• Improper nail cutting such as cutting it too short or not straight across
  • Trauma to the toe, such as stubbing, which causes the nail to grow back irregularly
  • Ill-fitting shoes that bunch the toes too close together
  • Genetic predisposition

Prevention

Because ingrown toenails are not something found outside of shoe-wearing cultures, going barefoot as often as possible will decrease the likeliness of developing ingrown toenails. Wearing proper fitting shoes and using proper cutting techniques will also help decrease your risk of developing ingrown toenails.

Treatment

Ingrown toenails are a very treatable foot condition. In minor cases, soaking the affected area in salt or antibacterial soaps will not only help with the ingrown nail itself, but also help prevent any infections from occurring. In more severe cases, surgery is an option. In either case, speaking to your podiatrist about this condition will help you get a better understanding of specific treatment options that are right for you.

If you have any questions please feel free to contact our office located in Flint, MI . We offer the newest diagnostic and treatment technologies for all your foot and ankle needs.

Read more about Ingrown Toenails
Tuesday, 24 May 2022 00:00

Ingrown Toenails

An ingrown toenail is a nail that has curved downward and grown into the skin.  This typically occurs at either the nail borders or the sides of the nail.  As a result, pain, redness, swelling, and warmth may occur in the toe.  If a break in the skin forms due to the ingrown nail, bacteria may enter and cause an infection in the area; this is typically characterized by a foul odor and drainage.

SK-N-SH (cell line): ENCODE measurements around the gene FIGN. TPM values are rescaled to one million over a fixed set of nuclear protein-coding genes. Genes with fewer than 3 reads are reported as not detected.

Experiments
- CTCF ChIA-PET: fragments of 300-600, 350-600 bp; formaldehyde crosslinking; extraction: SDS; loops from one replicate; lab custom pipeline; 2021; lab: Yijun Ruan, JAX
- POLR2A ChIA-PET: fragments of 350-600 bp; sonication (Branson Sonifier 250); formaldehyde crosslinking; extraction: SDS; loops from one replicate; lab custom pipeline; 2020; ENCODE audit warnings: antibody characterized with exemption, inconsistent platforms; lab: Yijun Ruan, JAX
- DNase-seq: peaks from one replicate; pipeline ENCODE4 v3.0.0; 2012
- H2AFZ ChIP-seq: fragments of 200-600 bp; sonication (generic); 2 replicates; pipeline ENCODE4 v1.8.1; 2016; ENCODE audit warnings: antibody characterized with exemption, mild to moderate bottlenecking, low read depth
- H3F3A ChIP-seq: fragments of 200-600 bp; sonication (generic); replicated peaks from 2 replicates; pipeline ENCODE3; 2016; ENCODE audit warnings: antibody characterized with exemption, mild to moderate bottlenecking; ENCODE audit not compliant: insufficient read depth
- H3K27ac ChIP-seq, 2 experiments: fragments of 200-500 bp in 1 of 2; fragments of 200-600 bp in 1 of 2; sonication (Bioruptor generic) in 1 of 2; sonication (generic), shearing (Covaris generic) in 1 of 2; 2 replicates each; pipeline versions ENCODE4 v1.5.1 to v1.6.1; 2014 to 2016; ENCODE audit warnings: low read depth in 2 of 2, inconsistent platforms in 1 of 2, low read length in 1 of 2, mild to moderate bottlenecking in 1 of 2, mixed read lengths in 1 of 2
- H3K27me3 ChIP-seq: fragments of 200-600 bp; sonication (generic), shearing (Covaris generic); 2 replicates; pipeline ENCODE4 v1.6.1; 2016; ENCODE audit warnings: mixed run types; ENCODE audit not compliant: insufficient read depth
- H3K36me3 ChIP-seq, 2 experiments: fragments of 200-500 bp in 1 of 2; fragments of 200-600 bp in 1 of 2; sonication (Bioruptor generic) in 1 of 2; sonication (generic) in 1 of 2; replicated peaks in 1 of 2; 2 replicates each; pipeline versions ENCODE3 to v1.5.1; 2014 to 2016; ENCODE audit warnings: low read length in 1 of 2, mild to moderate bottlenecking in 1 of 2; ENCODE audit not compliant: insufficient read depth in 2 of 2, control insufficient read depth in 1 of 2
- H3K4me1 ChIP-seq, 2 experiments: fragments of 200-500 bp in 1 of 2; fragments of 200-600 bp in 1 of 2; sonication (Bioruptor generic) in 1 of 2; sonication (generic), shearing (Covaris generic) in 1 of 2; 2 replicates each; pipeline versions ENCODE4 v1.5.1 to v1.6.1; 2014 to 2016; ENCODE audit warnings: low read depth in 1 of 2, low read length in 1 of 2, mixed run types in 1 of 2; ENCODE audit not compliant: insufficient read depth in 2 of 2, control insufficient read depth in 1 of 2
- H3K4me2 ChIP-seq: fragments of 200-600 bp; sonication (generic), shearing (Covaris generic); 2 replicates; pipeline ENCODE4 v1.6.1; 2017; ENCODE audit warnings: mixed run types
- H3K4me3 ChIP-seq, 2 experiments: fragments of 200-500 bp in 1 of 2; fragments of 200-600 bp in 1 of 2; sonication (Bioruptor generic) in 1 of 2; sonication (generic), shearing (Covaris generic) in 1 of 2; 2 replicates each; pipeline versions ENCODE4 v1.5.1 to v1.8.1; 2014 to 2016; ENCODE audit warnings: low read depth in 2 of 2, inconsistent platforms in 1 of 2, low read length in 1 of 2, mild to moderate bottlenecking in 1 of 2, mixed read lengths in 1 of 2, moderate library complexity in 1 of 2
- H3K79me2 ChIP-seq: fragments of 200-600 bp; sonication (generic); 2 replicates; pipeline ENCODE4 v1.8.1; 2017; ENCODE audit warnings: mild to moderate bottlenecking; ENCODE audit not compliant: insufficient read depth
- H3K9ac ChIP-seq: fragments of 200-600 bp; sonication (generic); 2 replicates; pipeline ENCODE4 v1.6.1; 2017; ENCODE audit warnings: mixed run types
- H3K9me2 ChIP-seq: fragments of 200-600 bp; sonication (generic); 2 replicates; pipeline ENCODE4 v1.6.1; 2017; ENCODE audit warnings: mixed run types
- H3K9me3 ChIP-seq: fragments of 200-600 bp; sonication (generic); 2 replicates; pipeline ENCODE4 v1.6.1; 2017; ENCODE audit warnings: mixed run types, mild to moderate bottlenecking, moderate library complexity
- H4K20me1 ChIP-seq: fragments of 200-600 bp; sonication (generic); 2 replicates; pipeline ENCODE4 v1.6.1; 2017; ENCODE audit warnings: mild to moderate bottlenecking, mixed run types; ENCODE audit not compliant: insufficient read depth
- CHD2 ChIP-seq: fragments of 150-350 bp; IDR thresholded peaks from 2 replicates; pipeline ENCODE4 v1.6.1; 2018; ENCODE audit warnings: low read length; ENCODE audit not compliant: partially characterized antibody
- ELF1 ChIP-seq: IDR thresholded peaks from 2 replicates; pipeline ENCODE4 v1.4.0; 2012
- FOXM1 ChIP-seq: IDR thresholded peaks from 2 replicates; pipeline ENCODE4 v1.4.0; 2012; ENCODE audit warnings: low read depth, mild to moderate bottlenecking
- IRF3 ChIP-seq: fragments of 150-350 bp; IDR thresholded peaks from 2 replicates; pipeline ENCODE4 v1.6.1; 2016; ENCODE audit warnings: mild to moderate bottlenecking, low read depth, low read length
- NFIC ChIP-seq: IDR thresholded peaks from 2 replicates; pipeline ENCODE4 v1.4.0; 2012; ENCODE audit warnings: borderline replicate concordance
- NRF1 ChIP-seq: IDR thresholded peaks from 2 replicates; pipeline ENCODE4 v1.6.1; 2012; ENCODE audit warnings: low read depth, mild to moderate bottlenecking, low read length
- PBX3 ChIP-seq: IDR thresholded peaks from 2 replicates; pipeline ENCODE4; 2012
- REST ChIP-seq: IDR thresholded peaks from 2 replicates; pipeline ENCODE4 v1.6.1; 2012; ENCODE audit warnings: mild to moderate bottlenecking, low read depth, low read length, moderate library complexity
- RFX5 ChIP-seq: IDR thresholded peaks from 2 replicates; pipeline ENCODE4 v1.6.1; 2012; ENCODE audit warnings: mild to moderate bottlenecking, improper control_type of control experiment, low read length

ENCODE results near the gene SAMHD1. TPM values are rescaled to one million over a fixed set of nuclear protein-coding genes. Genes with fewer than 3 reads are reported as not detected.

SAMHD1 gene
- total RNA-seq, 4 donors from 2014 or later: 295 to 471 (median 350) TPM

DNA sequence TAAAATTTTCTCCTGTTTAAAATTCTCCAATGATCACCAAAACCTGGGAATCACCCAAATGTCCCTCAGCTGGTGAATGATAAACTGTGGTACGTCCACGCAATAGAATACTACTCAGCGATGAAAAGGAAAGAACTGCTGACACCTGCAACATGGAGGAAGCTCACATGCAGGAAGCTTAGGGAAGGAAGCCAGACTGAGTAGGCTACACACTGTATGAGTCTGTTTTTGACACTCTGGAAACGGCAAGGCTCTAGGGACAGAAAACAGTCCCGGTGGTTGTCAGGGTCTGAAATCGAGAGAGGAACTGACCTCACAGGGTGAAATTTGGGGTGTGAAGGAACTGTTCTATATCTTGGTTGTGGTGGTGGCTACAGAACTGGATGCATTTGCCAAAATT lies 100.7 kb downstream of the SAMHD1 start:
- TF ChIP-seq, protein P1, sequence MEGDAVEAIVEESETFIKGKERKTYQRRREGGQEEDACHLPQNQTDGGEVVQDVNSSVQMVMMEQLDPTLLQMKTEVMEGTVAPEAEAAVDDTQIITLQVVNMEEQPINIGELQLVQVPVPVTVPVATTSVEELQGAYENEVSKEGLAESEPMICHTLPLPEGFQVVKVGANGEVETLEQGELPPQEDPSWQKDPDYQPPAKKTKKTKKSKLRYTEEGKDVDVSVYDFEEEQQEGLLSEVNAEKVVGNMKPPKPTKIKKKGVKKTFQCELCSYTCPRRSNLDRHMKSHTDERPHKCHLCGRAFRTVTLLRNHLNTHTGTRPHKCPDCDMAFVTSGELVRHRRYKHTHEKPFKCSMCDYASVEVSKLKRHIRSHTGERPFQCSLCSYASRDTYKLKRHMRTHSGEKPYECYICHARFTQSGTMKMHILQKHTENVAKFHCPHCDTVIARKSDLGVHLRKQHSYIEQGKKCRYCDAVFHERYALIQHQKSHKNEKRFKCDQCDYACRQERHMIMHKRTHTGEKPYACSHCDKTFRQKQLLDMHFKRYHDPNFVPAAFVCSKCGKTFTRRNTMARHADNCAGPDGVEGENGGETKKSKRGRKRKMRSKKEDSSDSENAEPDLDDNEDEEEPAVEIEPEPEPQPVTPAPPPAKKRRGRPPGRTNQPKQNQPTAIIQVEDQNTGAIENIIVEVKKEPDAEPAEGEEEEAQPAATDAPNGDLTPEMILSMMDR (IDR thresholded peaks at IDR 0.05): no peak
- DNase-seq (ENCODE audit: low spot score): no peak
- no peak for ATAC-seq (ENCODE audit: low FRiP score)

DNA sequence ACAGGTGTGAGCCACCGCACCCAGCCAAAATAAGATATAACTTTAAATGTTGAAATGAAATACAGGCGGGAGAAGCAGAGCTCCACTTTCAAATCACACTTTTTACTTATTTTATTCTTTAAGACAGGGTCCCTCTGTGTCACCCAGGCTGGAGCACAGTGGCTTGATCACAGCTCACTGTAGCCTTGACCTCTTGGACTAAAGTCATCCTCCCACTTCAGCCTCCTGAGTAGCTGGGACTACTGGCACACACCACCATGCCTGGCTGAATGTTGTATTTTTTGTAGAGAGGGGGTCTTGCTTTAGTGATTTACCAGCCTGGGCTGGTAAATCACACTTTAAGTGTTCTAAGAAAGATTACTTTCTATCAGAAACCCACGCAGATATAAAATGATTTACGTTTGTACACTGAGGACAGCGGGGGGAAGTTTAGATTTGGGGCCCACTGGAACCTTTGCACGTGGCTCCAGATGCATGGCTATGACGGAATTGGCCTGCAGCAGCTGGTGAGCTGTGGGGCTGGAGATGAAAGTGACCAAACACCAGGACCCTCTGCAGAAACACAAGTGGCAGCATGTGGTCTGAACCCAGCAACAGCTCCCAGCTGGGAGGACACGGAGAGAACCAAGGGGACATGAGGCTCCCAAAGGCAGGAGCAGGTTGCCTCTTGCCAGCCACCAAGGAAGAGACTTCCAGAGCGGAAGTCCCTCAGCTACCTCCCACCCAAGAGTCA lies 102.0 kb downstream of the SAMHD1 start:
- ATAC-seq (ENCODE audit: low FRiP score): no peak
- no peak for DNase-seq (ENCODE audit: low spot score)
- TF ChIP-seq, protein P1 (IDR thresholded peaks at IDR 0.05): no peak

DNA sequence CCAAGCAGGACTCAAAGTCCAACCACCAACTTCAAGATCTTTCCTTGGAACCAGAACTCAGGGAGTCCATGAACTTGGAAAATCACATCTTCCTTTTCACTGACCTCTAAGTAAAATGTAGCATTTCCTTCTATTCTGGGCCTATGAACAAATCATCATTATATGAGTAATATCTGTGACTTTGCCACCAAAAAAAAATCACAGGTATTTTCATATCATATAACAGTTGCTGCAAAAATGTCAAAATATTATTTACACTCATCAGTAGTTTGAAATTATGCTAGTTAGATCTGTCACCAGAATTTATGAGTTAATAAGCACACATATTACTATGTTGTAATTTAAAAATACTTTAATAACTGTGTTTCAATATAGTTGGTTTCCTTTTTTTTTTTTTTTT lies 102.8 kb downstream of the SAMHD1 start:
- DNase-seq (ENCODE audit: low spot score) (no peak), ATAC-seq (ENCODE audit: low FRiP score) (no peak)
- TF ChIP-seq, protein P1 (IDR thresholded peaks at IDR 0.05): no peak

Ingrown toenails have multiple reasons for developing.  In many instances, the condition is a result of genetics and is inherited.  The most common cause, however, is improper trimming; cutting the toenails too short forces the skin beside the nail to fold over.  An ingrown toenail can also develop due to trauma, such as stubbing the toe, having an object fall on the toe, or participating in activities that involve repeated kicking or running.  Wearing shoes that are too tight or too short can also cause ingrown toenails.

Treatment for an ingrown toenail varies between patients and the severity of the condition.  In most cases, it is best to see your podiatrist for thorough and proper treatment.  After examining your toe, your podiatrist may prescribe oral antibiotics to clear the infection if one is present.  Surgical removal of either a portion of the nail or the entire nail may also be considered.  In some cases, complete removal or destruction of the nail root may be required.  Most patients who undergo nail surgery experience minimal pain afterward and can return to normal activity the following day.